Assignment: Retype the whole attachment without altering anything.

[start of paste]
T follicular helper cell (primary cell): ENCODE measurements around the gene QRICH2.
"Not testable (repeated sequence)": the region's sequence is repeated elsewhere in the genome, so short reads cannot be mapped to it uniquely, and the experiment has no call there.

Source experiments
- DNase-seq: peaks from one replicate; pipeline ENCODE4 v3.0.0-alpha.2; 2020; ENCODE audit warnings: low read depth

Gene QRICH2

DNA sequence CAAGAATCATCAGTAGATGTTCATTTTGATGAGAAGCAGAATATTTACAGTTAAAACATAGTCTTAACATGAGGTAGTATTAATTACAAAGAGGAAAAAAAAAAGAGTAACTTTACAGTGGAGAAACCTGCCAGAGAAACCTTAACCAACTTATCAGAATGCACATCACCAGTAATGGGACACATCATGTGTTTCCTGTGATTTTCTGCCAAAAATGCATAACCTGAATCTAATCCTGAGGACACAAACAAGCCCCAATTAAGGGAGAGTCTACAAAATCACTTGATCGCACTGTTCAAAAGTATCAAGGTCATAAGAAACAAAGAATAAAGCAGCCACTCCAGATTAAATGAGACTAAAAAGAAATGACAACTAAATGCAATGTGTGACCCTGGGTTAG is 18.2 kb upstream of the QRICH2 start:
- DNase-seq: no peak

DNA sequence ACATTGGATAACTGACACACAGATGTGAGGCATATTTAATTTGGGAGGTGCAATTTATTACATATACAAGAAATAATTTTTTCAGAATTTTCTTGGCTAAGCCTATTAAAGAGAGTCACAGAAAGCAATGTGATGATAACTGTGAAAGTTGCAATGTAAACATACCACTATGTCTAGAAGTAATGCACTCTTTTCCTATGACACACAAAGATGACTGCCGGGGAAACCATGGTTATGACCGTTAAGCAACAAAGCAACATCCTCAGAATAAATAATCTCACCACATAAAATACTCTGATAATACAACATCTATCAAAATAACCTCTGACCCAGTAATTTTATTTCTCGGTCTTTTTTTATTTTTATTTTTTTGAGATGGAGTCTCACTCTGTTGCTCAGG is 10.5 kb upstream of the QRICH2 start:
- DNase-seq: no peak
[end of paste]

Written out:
T follicular helper cell (primary cell): ENCODE measurements around the gene QRICH2.
"Not testable (repeated sequence)": the region's sequence is repeated elsewhere in the genome, so short reads cannot be mapped to it uniquely, and the experiment has no call there.

Source experiments
- DNase-seq: peaks from one replicate; pipeline ENCODE4 v3.0.0-alpha.2; 2020; ENCODE audit warnings: low read depth

Gene QRICH2

DNA sequence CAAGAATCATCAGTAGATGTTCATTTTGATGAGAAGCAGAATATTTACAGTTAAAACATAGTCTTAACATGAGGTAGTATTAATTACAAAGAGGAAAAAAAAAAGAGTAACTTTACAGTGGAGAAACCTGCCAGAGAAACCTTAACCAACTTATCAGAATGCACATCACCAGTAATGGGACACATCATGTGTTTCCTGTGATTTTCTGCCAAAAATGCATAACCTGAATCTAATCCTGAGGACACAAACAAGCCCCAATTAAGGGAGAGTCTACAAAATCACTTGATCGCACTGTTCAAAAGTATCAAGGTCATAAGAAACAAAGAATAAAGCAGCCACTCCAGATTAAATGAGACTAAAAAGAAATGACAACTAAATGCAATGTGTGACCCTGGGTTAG is 18.2 kb upstream of the QRICH2 start:
- DNase-seq: no peak

DNA sequence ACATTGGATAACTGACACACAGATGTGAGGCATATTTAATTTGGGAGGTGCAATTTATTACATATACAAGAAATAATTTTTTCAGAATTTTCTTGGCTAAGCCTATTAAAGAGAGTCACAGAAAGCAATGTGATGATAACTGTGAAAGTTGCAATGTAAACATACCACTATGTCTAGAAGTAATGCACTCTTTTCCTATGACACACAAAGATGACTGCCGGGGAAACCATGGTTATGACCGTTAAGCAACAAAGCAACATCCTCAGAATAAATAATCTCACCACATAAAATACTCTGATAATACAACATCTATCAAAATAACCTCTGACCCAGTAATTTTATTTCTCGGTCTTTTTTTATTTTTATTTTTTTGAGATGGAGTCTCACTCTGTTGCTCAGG is 10.5 kb upstream of the QRICH2 start:
- DNase-seq: no peak